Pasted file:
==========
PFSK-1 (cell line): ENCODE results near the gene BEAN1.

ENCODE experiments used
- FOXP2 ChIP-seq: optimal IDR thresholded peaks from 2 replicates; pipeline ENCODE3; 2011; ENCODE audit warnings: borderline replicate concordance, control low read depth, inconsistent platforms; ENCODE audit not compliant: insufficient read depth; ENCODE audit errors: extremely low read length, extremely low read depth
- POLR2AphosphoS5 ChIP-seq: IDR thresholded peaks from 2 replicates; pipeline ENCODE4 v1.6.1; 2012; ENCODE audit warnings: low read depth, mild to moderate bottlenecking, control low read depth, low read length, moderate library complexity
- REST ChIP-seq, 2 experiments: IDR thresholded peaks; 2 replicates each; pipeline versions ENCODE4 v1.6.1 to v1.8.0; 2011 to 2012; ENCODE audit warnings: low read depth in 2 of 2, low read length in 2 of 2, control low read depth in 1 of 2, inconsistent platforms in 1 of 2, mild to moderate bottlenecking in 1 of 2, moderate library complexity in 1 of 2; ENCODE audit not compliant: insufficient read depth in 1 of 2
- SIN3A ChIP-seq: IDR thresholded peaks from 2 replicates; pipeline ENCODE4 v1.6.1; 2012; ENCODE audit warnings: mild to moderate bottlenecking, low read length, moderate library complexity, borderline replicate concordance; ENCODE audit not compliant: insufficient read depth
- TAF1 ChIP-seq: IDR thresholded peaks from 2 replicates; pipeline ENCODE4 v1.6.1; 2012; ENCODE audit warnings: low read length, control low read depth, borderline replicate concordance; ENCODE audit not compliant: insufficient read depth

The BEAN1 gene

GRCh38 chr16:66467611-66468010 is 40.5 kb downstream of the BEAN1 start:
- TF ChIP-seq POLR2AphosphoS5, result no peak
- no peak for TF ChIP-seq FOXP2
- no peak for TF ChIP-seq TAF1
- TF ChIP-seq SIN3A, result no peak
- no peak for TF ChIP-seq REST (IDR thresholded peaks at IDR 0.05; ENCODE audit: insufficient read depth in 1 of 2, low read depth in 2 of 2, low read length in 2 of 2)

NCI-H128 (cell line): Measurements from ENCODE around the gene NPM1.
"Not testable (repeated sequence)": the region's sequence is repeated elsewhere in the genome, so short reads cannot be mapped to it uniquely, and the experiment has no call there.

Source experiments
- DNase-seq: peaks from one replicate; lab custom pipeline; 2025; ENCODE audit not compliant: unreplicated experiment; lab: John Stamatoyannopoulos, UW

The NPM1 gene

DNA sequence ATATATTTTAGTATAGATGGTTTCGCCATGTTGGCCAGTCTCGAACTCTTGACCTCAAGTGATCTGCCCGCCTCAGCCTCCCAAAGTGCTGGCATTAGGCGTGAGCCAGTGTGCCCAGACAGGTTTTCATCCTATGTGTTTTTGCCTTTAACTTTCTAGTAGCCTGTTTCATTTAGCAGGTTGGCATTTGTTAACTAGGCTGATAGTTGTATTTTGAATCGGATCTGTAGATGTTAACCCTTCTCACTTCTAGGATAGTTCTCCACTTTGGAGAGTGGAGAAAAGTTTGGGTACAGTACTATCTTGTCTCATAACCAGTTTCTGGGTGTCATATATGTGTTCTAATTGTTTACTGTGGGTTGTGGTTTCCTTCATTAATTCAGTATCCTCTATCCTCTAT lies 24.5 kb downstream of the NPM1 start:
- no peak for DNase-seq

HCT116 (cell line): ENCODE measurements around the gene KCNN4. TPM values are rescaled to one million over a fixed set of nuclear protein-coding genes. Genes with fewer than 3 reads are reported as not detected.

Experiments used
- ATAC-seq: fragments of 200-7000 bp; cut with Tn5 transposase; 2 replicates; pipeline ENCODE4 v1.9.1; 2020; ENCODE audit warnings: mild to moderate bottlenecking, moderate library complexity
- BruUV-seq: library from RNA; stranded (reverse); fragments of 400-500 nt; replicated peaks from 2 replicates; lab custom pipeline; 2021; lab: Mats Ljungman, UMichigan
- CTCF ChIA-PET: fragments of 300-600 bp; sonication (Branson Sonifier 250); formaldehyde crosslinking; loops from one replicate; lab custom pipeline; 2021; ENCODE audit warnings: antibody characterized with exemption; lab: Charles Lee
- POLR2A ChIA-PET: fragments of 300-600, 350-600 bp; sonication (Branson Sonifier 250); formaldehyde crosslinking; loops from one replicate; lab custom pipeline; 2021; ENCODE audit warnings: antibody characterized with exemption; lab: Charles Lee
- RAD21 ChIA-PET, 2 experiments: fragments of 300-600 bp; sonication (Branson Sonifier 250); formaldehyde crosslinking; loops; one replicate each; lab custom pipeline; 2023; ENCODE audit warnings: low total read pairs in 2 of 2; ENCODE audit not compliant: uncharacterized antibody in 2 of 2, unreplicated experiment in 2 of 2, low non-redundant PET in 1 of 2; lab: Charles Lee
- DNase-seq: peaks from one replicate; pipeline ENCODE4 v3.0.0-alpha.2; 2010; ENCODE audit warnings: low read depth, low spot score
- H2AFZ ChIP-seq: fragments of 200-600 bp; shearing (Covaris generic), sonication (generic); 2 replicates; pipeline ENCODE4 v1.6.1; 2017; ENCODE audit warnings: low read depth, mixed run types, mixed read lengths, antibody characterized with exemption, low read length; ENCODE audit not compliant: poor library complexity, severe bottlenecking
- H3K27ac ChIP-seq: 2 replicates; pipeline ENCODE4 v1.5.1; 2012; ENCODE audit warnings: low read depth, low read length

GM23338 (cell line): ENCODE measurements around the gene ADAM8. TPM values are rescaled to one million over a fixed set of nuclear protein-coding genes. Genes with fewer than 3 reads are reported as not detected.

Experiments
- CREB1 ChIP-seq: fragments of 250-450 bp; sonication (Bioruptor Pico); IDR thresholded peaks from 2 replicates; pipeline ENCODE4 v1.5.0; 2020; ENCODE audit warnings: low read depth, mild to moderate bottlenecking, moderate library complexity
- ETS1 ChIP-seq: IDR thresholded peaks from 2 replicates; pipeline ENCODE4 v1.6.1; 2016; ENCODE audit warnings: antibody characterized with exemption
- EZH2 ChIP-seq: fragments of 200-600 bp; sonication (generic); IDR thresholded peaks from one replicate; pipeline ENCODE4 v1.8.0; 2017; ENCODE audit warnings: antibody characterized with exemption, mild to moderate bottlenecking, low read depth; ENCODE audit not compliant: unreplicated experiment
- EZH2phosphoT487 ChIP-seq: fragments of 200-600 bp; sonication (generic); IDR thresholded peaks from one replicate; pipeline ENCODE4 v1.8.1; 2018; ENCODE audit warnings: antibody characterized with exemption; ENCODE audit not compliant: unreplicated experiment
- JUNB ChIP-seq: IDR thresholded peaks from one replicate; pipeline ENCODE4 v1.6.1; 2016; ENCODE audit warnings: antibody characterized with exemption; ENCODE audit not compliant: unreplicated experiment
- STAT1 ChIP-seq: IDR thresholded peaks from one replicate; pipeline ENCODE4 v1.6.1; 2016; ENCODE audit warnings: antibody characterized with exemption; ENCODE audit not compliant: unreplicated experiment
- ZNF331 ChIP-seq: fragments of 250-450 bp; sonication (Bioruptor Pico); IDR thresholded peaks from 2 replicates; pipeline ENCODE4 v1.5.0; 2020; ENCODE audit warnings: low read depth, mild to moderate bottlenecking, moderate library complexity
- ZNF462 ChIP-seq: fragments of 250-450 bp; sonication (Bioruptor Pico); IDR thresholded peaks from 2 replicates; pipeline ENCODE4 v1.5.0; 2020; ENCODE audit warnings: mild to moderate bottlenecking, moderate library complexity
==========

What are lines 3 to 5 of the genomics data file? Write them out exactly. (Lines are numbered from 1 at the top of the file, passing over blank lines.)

- FOXP2 ChIP-seq: optimal IDR thresholded peaks from 2 replicates; pipeline ENCODE3; 2011; ENCODE audit warnings: borderline replicate concordance, control low read depth, inconsistent platforms; ENCODE audit not compliant: insufficient read depth; ENCODE audit errors: extremely low read length, extremely low read depth
- POLR2AphosphoS5 ChIP-seq: IDR thresholded peaks from 2 replicates; pipeline ENCODE4 v1.6.1; 2012; ENCODE audit warnings: low read depth, mild to moderate bottlenecking, control low read depth, low read length, moderate library complexity
- REST ChIP-seq, 2 experiments: IDR thresholded peaks; 2 replicates each; pipeline versions ENCODE4 v1.6.1 to v1.8.0; 2011 to 2012; ENCODE audit warnings: low read depth in 2 of 2, low read length in 2 of 2, control low read depth in 1 of 2, inconsistent platforms in 1 of 2, mild to moderate bottlenecking in 1 of 2, moderate library complexity in 1 of 2; ENCODE audit not compliant: insufficient read depth in 1 of 2